10 Ways to Help Your Dyslexic Child

Posted: 10th March 2020

As a parent, you want to help your child in any way you can. We spoke with the specialist Learning Support Team here at Bredon School, and found out their top tips for what a parent can do at home to support their dyslexic child’s education.

1. Self-Esteem is Key

It is important to talk to your child and help them to understand what dyslexia is. Emphasize that it does not mean that they are less intelligent and that they will get extra help and support. There are strong links between dyslexic children and low self-esteem. Focus on what your child is good at – praise them for effort and don’t always point out mistakes. Spot the talents in your child and encourage them in all manner of pursuits; there can be a huge pressure on young people to be academically successful. Make sure they know that there are lots of different types of success; if English Literature isn’t their thing, maybe they need to be reminded that they are a brilliant piano player, rugby player, puzzle solver… after all, a happy child is far more likely to achieve their full potential.

2. Focus on Your Child’s Interests

Getting your child excited about reading or writing can be far easier and more effective if the subject is something that they are interested in. For example, a past Bredon School pupil found reading difficult, however when asked to read aloud about the ‘History of Tottenham Hotspur Football Club’, he was much more enthusiastic and motivated! Find out what your child has a passion for and use this to help with activities at home. Taking a strong interest in your child’s talents will also help you to support and encourage them to pursue their goals and develop a stronger sense of self-belief.

3. Make Homework Fun

Let’s face it – most children don’t run through the front door after school, eager to sit down quietly to do their homework. This said, there are some sneaky ways in which you can bring reading and writing into everyday tasks to help your child practice. Next time you need to go shopping, ask them to help write out the shopping list; when you play a board game as a family, ask them to read the instructions out; as you are cooking dinner, get them to help by reading out instructions from the recipe to you…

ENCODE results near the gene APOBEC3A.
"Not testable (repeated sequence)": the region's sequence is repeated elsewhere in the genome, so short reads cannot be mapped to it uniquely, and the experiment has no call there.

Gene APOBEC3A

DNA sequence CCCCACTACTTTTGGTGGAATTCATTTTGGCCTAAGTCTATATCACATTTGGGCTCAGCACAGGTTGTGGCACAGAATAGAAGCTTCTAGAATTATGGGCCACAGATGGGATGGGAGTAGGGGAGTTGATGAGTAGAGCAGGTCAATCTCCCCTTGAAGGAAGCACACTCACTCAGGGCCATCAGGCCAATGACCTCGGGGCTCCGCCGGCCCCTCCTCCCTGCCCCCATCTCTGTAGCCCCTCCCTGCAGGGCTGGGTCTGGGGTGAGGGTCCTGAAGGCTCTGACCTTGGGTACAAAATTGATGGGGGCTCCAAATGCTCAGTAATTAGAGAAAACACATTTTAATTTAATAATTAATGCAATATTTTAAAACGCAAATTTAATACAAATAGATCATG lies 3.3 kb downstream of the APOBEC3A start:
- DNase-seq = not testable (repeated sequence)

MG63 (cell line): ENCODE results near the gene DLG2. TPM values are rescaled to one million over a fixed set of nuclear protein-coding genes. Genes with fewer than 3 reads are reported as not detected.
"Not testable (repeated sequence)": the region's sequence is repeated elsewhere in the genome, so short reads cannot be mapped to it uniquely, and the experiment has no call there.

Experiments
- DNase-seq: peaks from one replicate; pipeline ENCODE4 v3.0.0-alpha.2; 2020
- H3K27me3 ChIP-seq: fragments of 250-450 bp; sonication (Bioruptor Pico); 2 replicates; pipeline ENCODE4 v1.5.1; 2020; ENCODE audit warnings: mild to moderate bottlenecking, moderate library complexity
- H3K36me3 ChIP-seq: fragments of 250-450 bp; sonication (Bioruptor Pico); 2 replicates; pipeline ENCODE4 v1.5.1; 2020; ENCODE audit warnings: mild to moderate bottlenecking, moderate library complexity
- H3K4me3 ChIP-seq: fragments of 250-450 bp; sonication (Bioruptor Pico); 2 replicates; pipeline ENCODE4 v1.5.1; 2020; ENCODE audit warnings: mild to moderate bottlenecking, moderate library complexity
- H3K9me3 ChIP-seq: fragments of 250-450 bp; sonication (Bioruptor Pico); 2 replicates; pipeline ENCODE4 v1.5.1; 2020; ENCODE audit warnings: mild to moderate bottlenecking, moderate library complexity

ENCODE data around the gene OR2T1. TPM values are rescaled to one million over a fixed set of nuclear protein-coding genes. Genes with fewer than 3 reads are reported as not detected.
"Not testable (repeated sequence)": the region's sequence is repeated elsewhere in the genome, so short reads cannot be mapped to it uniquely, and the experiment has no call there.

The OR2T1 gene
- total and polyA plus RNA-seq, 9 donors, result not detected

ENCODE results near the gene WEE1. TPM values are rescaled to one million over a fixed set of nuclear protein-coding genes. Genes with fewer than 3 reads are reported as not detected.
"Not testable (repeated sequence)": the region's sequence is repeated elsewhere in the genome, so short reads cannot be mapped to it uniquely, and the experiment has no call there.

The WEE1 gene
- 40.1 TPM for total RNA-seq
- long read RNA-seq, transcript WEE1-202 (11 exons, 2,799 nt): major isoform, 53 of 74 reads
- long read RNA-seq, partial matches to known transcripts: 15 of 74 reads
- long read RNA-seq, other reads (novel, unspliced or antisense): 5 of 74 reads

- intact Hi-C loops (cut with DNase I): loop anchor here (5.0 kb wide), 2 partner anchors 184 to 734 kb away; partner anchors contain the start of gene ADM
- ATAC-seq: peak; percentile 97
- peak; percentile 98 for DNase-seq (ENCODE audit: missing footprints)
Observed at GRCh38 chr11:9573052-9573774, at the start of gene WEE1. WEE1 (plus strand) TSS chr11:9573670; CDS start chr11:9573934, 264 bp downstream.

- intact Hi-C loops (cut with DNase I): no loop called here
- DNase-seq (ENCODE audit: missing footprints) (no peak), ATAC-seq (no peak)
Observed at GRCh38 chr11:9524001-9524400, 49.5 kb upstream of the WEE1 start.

4. Seek a School Which Can Offer the Right Support

Finding the right school for your child is not easy but it is definitely up there in terms of important decisions. Firstly, look into the support that your child needs; they may need smaller class sizes or extra support outside of lessons. Some schools will also offer dyslexia friendly teaching – at Bredon, everything we do is with dyslexia in mind, for example, pupils are never asked to copy down from the board and all pupils have a Google Chromebook which has helpful software already installed for them such as text-to-speech and dictation software. Visit the schools you are interested in and ask them about their support offered for dyslexic children. If they don’t have a dedicated SEN (Special Educational Needs) team, or see this as a priority, move on to the next!

5. The Sooner You Intervene the Better

The sooner you are able to place your child in the right educational environment, the better. If a dyslexic child starts their education in a school which is unable to offer them the extra support they may need, or simply teach in a way that makes it easier for them to understand, they may develop a negative relationship with being at school. They also may not understand why they find certain tasks more difficult than others in their class, which could contribute to a lack of confidence in their own abilities.

6. Get to Know Your Child’s Teachers